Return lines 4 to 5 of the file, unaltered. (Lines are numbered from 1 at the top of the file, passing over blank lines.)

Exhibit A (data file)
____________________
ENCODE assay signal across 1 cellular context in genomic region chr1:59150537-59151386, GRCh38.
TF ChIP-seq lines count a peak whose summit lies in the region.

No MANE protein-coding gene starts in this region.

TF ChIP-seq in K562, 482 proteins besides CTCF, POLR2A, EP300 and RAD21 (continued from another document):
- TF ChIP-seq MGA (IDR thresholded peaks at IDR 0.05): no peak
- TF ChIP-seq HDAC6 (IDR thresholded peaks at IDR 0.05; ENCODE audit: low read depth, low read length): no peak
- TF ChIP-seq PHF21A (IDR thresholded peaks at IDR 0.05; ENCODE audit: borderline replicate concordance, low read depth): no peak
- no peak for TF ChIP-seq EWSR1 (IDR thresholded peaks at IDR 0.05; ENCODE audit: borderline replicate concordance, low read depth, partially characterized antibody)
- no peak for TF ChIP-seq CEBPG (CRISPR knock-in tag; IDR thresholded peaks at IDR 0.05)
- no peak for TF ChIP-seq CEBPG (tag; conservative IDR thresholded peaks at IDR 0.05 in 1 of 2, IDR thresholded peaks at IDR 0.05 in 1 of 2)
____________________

TF ChIP-seq in K562, 482 proteins besides CTCF, POLR2A, EP300 and RAD21 (continued from another document):
- TF ChIP-seq MGA (IDR thresholded peaks at IDR 0.05): no peak